I asked Josie if she felt that she was to blame for the abuse and Paul's anger. Have you found, like I have with Josie, that a battered woman often denies her problem and danger by blaming herself? Josie stated, "It's all so silly really, that this whole thing ever happened. I fell asleep on the couch while I was folding laundry, and when Paul got home he exploded with anger that he had to dig through the pile of laundry to find his sweatpants. If I had just stayed awake long enough to fold everything and put it all away it wouldn't have happened at all."

5. Resistance to Information Regarding the Legal Process

As I explained to Josie her options about filing charges, advocacy, Child Protective Services, community agencies, and Law Enforcement, she seemed resistant to charge the man she loved with assault. Josie stated to me, "At first I was certain that I would press charges against Paul. I gave consent for photography when I was at the hospital. The fact that he was now attacking my unborn child made things seem really bad, worse than ever. But, once I got home he was so sweet and apologetic, I just knew that the legal stuff would only make him mad again, so I dropped it."

Think of a battered client you are currently treating... Have you found that your attempts to educate him or her of their dangers are met with resistance and denial, as with Josie? As with many battered clients, this denial can allow the battered client to become so disillusioned that she will die for love rather than leave her battering partner. Think of the last Josie you treated. Did you, or do you, experience feelings of frustration or perhaps anguish following the session that might be a precursor to burn-out for you?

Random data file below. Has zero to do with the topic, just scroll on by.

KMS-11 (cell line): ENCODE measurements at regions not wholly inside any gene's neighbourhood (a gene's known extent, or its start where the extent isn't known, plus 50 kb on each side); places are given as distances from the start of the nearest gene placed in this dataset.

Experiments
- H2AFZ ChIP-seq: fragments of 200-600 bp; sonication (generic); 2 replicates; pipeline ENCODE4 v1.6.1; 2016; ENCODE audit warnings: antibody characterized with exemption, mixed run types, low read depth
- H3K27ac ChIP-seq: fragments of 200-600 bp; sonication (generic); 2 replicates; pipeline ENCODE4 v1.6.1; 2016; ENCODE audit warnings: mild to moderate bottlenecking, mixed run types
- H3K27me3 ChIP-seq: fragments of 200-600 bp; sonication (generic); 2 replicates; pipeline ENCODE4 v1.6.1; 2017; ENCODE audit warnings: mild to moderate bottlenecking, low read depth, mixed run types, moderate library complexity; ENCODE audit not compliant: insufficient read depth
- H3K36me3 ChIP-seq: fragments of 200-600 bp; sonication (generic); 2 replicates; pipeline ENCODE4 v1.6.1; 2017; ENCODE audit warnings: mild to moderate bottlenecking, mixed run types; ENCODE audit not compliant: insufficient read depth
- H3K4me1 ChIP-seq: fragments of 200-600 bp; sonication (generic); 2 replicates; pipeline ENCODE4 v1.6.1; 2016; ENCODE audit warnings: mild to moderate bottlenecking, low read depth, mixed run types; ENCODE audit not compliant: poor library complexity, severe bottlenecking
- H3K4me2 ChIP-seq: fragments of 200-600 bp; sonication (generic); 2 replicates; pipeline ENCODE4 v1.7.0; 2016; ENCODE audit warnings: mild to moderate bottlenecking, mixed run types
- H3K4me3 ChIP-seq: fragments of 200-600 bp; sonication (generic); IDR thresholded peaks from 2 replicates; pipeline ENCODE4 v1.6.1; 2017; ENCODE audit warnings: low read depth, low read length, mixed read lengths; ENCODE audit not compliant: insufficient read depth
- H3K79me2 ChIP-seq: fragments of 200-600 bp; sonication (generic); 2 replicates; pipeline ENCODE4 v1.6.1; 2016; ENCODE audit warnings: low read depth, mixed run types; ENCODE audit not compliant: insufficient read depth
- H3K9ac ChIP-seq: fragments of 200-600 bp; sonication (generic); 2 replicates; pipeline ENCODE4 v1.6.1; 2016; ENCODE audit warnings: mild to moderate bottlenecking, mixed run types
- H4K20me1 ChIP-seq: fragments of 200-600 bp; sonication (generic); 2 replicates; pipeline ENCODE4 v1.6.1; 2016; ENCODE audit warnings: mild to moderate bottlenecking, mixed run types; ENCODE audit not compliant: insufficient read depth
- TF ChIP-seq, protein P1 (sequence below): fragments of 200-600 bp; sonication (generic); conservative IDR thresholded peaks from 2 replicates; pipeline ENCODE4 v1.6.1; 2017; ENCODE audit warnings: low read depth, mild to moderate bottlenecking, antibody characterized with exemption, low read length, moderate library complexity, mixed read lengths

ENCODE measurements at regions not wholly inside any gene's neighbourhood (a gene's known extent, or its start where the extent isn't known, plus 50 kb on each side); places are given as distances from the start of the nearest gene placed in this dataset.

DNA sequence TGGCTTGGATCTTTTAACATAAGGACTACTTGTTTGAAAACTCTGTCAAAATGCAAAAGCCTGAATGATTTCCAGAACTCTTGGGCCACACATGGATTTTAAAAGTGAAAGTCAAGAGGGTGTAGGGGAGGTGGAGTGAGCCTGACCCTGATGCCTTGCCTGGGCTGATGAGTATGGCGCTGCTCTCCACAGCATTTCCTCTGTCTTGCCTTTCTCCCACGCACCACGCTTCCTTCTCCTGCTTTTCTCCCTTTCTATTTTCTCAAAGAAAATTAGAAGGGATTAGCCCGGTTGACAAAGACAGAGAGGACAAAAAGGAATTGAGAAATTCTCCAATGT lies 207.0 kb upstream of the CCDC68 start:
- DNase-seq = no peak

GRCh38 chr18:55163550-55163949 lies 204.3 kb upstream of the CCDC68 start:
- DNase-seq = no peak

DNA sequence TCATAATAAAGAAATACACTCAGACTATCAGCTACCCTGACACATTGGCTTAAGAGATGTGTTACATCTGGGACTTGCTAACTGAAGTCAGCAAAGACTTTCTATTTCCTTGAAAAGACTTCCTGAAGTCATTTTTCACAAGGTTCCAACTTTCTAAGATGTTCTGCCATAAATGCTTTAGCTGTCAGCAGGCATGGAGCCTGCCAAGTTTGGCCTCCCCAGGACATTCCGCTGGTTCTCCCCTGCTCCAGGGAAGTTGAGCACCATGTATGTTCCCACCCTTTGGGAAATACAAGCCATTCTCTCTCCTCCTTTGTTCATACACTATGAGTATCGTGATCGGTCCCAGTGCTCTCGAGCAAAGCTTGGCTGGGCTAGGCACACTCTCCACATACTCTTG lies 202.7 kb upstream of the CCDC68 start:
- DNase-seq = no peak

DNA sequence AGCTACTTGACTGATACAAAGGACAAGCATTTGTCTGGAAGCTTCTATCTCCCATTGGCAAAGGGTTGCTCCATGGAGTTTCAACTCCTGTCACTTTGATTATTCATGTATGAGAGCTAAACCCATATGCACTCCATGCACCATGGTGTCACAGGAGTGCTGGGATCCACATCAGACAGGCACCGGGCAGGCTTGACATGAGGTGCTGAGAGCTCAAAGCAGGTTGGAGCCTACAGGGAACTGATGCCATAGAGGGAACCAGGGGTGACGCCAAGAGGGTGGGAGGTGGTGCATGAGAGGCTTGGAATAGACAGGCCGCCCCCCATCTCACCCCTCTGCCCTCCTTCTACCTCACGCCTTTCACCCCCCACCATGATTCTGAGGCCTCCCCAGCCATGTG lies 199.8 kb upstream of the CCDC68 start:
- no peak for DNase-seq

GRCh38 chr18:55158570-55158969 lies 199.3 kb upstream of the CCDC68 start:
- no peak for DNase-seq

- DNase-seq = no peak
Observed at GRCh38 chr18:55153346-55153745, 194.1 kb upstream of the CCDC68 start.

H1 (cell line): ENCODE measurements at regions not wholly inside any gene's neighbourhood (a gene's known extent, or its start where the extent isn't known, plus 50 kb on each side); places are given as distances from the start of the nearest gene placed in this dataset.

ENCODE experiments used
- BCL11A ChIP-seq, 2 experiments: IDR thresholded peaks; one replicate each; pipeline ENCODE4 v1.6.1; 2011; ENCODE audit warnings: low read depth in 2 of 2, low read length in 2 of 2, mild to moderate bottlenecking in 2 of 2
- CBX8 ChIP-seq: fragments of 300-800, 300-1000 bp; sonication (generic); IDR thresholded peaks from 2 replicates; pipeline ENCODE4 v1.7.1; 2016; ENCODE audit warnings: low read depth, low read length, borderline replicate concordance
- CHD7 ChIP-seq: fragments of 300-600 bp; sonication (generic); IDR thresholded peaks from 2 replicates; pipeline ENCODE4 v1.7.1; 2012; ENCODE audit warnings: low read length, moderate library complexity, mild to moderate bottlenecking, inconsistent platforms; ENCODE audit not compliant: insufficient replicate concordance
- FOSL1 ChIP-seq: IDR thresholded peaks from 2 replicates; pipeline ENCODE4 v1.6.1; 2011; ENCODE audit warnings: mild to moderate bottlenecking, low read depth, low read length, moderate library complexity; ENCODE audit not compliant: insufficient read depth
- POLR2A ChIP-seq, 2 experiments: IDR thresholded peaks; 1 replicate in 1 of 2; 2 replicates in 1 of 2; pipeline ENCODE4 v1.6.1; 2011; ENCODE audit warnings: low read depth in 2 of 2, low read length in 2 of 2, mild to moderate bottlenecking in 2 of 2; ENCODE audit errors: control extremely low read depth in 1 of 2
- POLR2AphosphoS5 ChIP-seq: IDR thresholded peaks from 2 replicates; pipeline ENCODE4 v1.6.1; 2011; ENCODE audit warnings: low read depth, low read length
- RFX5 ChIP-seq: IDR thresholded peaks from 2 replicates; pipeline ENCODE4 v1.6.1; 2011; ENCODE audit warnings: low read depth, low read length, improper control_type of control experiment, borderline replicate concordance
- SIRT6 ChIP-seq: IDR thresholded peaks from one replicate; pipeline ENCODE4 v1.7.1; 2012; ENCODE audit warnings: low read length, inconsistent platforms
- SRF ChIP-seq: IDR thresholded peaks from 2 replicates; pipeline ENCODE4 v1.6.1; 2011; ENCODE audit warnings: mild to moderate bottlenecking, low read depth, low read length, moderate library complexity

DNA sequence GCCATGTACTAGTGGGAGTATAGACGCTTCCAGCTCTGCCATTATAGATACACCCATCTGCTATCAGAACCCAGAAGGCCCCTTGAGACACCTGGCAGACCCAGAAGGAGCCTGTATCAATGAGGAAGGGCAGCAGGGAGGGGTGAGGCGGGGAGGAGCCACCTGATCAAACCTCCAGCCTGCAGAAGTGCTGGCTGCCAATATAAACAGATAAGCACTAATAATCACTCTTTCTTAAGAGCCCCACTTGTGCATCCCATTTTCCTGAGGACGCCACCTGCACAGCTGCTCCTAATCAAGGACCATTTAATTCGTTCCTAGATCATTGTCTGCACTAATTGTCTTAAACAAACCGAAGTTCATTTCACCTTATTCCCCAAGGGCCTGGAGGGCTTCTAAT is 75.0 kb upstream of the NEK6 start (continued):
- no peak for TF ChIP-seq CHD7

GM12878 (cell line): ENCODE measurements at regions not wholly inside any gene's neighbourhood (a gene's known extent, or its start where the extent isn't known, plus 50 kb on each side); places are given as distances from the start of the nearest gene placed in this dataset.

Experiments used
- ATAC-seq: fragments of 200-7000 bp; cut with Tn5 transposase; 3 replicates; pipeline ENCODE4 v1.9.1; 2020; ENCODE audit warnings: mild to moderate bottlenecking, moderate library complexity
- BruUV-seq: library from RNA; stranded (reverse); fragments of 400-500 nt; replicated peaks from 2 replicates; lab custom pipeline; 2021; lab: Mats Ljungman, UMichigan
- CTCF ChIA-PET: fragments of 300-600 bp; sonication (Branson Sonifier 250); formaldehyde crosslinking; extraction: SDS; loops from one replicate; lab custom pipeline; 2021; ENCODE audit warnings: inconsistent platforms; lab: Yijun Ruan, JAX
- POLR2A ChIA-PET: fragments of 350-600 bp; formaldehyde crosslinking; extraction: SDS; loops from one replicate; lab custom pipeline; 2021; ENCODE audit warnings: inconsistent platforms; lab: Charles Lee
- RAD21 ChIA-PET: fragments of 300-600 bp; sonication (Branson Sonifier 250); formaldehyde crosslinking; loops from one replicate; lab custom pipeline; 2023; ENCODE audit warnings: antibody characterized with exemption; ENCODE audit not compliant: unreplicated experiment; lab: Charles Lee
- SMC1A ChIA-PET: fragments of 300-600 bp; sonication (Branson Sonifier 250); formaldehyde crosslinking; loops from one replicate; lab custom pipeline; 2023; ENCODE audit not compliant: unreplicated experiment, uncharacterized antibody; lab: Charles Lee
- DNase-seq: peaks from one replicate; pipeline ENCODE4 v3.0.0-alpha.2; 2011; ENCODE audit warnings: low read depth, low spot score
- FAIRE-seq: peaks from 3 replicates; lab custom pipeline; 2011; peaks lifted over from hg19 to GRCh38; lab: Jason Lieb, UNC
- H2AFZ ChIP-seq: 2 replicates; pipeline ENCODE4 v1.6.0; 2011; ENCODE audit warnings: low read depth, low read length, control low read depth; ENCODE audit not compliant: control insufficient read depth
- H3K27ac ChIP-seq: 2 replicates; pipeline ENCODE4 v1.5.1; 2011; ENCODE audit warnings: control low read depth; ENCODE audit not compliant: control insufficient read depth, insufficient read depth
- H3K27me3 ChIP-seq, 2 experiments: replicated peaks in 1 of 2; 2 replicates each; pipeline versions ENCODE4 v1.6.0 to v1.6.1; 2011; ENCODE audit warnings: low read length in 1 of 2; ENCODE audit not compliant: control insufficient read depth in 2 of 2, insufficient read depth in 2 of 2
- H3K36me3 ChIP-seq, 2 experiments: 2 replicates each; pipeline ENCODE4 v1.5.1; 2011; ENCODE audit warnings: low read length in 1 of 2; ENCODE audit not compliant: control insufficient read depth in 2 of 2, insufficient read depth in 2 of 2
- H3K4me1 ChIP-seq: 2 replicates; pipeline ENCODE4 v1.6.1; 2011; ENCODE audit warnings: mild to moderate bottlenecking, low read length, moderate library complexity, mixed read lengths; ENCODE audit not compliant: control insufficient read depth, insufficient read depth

In this track I have explained the five areas of education regarding: the Dangers of the Cycle of Abuse, Housing Options, Child Implications, Feelings of Guilt or Blame, the Legal Process, and Evaluating Relationships. I have also given examples of the resistance and denial that takes place with many battered clients as they hear this information. Is it beneficial for you to turn the CD off and think of a battered woman you are currently treating? Is there one of these basics that you may have forgotten? Or, do you need to do some emotional releasing regarding their denial, which may be striking a personal cord for you?

As mentioned earlier, the next track will discuss a technique I use concerning a client's resistance and denial. However, this technique may surprise you, because it is not a technique for the client, but rather a technique for the therapist. I use the technique to avoid the Trap of Arrogance.

Peer-Reviewed Journal Article References:
Aviram, A., Westra, H. A., Constantino, M. J., & Antony, M. M. (2016). Responsive management of early resistance in cognitive–behavioral therapy for generalized anxiety disorder. Journal of Consulting and Clinical Psychology, 84(9), 783–794. 

Ayanian, A. H., Tausch, N., Acar, Y. G., Chayinska, M., Cheung, W.-Y., & Lukyanova, Y. (2021). Resistance in repressiveontexts: A comprehensive test of psychological predictors. Journal of Personality and Social Psychology, 120(4), 912–939.

DelTosta, J. E., Ellis, M. V., & McNamara, M. L. (2019). Trainee vicarious traumatization: Examining supervisory working alliance and trainee empathy. Training and Education in Professional Psychology, 13(4), 300–306.

Urmanche, A. A., Oliveira, J. T., Gonçalves, M. M., Eubanks, C. F., & Muran, J. C. (2019). Ambivalence, resistance, and alliance ruptures in psychotherapy: It’s complicated. Psychoanalytic Psychology, 36(2), 139–147.

Westra, H. A., Aviram, A., Connors, L., Kertes, A., & Ahmed, M. (2012). Therapist emotional reactions and client resistance in cognitive behavioral therapy. Psychotherapy, 49(2), 163–172.

Online Continuing Education QUESTION 4
What are the six areas of domestic violence education, when met with client resistance, which may be fostering burn-out for you? To select and enter your answer go to CE Test.

Others who bought this Domestic/Partner Violence Course
also bought…

Scroll DownScroll UpCourse Listing Bottom Cap

CE Test for this course | Domestic Violence
Forward to Audio Track 5
Table of Contents

CEU Continuing Education for
Psychologist CEUs, Counselor CEUs, Social Worker CEUs, MFT CEUs

OnlineCEUcredit.com Login

Forget your Password Reset it!